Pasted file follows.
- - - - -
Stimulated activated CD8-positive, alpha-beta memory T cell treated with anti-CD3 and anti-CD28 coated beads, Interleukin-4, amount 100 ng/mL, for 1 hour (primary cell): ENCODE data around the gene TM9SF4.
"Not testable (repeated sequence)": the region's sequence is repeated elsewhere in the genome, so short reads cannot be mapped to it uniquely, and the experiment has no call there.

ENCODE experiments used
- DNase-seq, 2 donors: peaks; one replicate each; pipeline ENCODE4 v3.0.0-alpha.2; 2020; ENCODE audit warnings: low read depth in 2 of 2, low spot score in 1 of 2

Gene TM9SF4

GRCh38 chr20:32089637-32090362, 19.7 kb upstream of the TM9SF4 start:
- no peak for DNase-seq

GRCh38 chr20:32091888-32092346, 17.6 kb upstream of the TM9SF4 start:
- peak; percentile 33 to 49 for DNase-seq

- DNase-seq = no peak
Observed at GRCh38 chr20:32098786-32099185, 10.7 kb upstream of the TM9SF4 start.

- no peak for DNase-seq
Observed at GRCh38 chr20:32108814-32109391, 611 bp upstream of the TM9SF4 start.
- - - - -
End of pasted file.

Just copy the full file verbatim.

Stimulated activated CD8-positive, alpha-beta memory T cell treated with anti-CD3 and anti-CD28 coated beads, Interleukin-4, amount 100 ng/mL, for 1 hour (primary cell): ENCODE data around the gene TM9SF4.
"Not testable (repeated sequence)": the region's sequence is repeated elsewhere in the genome, so short reads cannot be mapped to it uniquely, and the experiment has no call there.

ENCODE experiments used
- DNase-seq, 2 donors: peaks; one replicate each; pipeline ENCODE4 v3.0.0-alpha.2; 2020; ENCODE audit warnings: low read depth in 2 of 2, low spot score in 1 of 2

Gene TM9SF4

GRCh38 chr20:32089637-32090362, 19.7 kb upstream of the TM9SF4 start:
- no peak for DNase-seq

GRCh38 chr20:32091888-32092346, 17.6 kb upstream of the TM9SF4 start:
- peak; percentile 33 to 49 for DNase-seq

- DNase-seq = no peak
Observed at GRCh38 chr20:32098786-32099185, 10.7 kb upstream of the TM9SF4 start.

- no peak for DNase-seq
Observed at GRCh38 chr20:32108814-32109391, 611 bp upstream of the TM9SF4 start.